Read the Drug Safety Communications for other specific recommendations for Healthcare Professionals and Patients and the Data Summary for additional information. For more information visit the FDA website at: [Web] and [Web].

REMS:

FDA approved a REMS for adalimumab to ensure that the benefits of a drug outweigh the risks. The REMS may apply to one or more preparations of adalimumab and consists of the following: medication guide and communication plan. See the FDA REMS page ([Web]) or the ASHP REMS Resource Center ([Web]).

What is this medicine?

ADALIMUMAB (a dal AYE mu mab) is used to treat several types of arthritis. It is also used to treat Crohn's disease, ulcerative colitis, and plaque psoriasis.

What should I tell my health care provider before I take this medicine?

They need to know if you have any of these conditions:
  • diabetes
  • heart disease
  • hepatitis B or history of hepatitis B infection
  • immune system problems
  • infection or history of infections
  • multiple sclerosis
  • recently received or scheduled to receive a vaccine
  • scheduled to have surgery
  • tuberculosis, a positive skin test for tuberculosis or have recently been in close contact with someone who has tuberculosis
  • an unusual reaction to adalimumab, other medicines, mannitol, latex, rubber, foods, dyes, or preservatives
  • pregnant or trying to get pregnant
  • breast-feeding

How should I use this medicine?

This medicine is for injection under the skin. You will be taught how to prepare and give this medicine. Use exactly as directed. Take your medicine at regular intervals. Do not take your medicine more often than directed.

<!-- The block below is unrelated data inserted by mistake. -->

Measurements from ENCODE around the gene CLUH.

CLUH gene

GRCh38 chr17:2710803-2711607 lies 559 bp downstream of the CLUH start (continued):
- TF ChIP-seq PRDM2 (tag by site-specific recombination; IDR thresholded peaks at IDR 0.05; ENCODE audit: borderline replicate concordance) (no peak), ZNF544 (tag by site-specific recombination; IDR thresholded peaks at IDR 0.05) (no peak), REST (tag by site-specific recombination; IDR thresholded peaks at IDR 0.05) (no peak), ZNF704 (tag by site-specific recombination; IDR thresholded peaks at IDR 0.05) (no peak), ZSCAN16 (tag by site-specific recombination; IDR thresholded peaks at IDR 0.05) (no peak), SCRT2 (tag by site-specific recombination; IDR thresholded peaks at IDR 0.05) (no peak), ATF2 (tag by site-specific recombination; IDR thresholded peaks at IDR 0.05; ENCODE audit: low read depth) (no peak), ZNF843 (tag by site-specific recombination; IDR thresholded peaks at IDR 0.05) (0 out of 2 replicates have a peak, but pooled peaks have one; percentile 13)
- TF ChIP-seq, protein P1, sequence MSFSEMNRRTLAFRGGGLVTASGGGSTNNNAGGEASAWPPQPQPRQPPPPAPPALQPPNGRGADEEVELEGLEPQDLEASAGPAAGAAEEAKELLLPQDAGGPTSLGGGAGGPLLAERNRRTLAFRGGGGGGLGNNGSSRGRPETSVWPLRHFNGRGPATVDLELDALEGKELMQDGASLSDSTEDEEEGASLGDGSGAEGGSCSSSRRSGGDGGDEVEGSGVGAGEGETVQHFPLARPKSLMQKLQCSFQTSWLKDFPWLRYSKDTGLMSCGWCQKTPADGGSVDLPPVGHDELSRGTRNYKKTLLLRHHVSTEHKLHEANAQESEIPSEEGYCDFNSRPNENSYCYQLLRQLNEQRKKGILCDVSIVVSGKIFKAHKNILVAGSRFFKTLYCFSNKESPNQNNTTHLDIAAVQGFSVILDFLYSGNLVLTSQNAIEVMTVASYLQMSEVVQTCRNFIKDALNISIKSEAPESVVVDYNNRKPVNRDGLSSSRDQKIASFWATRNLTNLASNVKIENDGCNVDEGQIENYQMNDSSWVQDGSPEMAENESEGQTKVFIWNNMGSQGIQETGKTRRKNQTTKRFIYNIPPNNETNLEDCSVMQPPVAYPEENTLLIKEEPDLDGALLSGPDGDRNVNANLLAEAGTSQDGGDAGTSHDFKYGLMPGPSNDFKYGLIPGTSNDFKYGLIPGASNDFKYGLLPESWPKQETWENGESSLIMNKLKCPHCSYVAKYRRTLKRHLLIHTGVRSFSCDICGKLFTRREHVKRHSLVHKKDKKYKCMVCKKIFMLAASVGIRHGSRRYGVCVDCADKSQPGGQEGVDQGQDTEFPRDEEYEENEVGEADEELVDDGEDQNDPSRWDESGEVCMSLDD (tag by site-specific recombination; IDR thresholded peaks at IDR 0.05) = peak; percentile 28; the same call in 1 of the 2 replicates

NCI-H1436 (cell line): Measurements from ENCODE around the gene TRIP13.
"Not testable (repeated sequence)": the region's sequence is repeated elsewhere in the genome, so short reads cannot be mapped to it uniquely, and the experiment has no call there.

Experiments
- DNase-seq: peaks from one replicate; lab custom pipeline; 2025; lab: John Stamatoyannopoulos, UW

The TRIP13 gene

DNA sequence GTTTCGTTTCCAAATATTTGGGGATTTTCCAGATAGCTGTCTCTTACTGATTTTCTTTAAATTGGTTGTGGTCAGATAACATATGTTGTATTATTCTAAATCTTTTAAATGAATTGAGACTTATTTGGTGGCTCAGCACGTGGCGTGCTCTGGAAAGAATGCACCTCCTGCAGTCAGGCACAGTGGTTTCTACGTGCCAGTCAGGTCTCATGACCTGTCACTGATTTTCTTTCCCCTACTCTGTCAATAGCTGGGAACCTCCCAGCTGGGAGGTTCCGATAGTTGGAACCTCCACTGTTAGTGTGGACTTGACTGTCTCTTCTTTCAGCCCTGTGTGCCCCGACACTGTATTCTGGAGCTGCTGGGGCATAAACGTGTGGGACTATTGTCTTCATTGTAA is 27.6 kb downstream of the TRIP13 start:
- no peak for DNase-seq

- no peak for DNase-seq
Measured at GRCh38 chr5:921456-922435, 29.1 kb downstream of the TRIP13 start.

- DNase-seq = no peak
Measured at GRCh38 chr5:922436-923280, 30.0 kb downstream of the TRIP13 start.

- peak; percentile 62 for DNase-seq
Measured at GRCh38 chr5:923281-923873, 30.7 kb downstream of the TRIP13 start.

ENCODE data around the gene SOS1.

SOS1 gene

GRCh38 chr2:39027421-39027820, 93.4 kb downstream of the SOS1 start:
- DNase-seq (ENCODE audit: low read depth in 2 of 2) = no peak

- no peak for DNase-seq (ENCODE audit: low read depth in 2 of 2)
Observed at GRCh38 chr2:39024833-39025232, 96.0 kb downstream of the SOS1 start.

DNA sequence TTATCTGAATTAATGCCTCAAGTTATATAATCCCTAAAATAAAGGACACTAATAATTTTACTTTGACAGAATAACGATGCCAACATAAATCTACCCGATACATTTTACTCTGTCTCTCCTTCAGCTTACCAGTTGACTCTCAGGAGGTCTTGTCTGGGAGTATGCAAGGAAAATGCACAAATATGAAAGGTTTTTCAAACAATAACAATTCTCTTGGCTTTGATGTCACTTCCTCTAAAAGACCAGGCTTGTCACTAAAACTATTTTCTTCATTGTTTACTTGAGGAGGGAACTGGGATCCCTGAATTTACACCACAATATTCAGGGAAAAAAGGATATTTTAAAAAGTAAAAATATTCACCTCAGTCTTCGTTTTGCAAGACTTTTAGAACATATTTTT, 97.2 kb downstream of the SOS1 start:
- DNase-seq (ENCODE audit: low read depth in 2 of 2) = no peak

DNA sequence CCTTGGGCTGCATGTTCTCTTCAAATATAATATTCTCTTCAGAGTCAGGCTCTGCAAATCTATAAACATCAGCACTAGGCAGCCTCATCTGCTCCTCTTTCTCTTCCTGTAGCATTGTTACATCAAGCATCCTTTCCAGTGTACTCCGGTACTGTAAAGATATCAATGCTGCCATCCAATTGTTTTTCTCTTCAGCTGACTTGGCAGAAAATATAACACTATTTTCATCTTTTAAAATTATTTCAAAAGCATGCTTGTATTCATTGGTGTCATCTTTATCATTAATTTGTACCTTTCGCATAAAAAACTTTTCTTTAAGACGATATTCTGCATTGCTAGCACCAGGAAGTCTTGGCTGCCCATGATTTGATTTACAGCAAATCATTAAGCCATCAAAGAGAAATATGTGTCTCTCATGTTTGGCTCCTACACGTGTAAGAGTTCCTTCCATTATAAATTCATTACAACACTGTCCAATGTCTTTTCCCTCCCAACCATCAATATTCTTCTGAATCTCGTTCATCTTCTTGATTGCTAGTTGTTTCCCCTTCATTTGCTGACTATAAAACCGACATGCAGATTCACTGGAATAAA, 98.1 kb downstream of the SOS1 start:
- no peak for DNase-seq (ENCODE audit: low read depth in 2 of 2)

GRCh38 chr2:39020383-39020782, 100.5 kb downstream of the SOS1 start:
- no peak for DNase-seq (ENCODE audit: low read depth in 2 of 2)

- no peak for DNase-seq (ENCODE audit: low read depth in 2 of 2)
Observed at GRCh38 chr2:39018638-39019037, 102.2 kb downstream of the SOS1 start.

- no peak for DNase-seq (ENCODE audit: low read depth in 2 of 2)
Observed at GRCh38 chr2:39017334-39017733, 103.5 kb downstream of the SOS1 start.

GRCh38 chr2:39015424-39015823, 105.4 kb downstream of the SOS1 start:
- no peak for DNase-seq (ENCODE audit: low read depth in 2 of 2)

A special MedGuide will be given to you by the pharmacist with each prescription and refill. Be sure to read this information carefully each time.

It is important that you put your used needles and syringes in a special sharps container. Do not put them in a trash can. If you do not have a sharps container, call your pharmacist or healthcare provider to get one.

Talk to your pediatrician regarding the use of this medicine in children. While this drug may be prescribed for children as young as 4 years for selected conditions, precautions do apply.

The manufacturer of the medicine offers free information to patients and their health care partners. Call 1-800-448-6472 for more information.

What if I miss a dose?

If you miss a dose, take it as soon as you can. If it is almost time for your next dose, take only that dose. Do not take double or extra doses. Give the next dose when your next scheduled dose is due. Call your doctor or health care professional if you are not sure how to handle a missed dose.

What may interact with this medicine?

Do not take this medicine with any of the following medications:
  • abatacept
  • anakinra
  • etanercept
  • infliximab
  • live virus vaccines
  • rilonacept

This medicine may also interact with the following medications:

  • vaccines

What should I watch for while using this medicine?

Visit your doctor or health care professional for regular checks on your progress. Tell your doctor or healthcare professional if your symptoms do not start to get better or if they get worse.

You will be tested for tuberculosis (TB) before you start this medicine. If your doctor prescribes any medicine for TB, you should start taking the TB medicine before starting this medicine. Make sure to finish the full course of TB medicine.

Call your doctor or health care professional if you get a cold or other infection while receiving this medicine. Do not treat yourself. This medicine may decrease your body's ability to fight infection.

Talk to your doctor about your risk of cancer. You may be more at risk for certain types of cancers if you take this medicine.


Last Updated: September 29, 2012